Despite gains, Europe's indigenous people still struggle for recognition

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Elisabeth Roy Trudel, The University of Western Australia, Leena Heinämäki, University of Lapland, Philipp Kastner, won a court case, boarding schools, this diversity is decreasing, Nordic Saami Council, protests against the construction, Finnmark Act, Initiatives to address injustices, without adequately consulting, Saami Convention, this series of articles, The Conversation, original article

The authors of this article are Elisabeth Roy Trudel, Ph.D. Candidate in Humanities, Concordia University; Honorary Fellow, UWA Faculty of Law, The University of Western Australia; Leena Heinämäki, Senior Researcher, University of Lapland, and Philipp Kastner, Assistant Professor in International Law, The University of Western Australia.

The Saami (previously known in English as Laplanders) are the only recognized indigenous people of Europe. But they rarely make international headlines.

Unlike most indigenous peoples in the post-colonial world, Saami people don’t live in extreme poverty and aren’t exposed to high levels of violence. But they too have a history of colonization and discrimination, and tend not to have easy relationships with the four modern states they inhabit.

Although the Saami have made political and legal gains in the past decades, progress is precarious. And recognition of their rights by the governments of Norway, Sweden, Finland, and Russia cannot be taken for granted.

As recently as February 2016, for instance, a small Saami village in Sweden won a court case against the state after a decades-long battle over hunting and fishing rights, which had been restricted by the national parliament in 1993.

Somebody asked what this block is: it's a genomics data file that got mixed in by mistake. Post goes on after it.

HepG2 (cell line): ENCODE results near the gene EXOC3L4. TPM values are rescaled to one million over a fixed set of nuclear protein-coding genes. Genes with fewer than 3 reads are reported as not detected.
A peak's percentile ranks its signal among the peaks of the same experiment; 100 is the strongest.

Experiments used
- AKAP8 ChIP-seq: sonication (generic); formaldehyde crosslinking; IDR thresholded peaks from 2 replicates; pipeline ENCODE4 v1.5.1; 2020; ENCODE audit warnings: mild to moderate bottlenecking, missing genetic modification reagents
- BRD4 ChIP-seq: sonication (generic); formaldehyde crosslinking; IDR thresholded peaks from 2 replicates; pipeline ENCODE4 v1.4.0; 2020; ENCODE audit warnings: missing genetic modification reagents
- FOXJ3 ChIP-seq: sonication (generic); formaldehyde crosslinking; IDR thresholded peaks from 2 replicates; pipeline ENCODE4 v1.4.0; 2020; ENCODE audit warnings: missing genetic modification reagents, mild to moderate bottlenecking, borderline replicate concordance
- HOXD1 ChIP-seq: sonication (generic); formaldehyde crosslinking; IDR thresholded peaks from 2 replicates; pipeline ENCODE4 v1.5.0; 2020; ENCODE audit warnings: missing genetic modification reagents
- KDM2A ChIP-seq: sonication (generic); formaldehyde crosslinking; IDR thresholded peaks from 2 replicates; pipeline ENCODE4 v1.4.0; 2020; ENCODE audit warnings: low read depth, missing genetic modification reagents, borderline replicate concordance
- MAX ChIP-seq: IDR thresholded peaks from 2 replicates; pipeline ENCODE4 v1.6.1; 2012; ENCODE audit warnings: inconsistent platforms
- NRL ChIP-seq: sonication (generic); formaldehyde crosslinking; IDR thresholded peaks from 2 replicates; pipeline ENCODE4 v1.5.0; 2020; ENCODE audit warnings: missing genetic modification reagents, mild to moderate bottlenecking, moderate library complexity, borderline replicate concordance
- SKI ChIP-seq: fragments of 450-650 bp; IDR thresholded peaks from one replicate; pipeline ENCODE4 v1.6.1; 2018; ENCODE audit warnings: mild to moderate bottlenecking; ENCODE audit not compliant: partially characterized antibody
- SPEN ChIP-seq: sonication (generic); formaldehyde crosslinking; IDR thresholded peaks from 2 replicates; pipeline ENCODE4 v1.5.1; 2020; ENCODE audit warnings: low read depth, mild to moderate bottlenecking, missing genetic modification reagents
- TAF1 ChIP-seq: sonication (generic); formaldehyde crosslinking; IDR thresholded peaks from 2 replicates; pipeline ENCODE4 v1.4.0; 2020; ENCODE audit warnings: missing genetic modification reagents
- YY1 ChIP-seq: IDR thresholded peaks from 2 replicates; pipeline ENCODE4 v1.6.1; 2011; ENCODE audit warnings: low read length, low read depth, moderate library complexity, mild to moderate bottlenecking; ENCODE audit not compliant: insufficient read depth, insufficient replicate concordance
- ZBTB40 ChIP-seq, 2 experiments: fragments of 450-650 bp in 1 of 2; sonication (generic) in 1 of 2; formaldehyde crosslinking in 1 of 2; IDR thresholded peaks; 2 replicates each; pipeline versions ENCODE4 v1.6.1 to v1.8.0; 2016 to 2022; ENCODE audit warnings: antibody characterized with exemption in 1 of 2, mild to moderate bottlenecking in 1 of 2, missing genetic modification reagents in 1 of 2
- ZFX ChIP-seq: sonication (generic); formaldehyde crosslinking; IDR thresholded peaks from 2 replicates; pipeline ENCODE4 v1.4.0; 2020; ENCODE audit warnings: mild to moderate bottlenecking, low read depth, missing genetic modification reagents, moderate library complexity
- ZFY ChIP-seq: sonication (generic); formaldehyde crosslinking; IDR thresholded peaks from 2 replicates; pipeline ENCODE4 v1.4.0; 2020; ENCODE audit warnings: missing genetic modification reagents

See also: “The music chose me”: A talk with Sámi artist Mari Boine

Difficult relationship

The Saami established themselves as a distinct ethnic group in Scandinavia around 2,000 years ago. While they’re mostly known as semi-nomadic reindeer herders today, traditionally their livelihood also included hunting, fishing, trapping, and farming.

From the Middle Ages onwards, Saami people were pushed further and further north because of migration into the areas they’d occupied. This led to a progressive loss of land as well as access to natural resources.

Attempts were made to convert them to Christianity, and assimilationist policies were adopted in the late 19th century, especially in Norway and Sweden. Saami languages and cultural activities were suppressed and, until the 1960s, many children were placed in boarding schools, where they were forbidden from speaking their native tongue.

Current population estimates vary greatly: there may be between 50,000 and 65,000 Saami in Norway; up to 20,000 in Sweden; around 8,000 in Finland; and 2,000 on the Kola Peninsula in Russia. They encompass nine language groups, but this diversity is decreasing.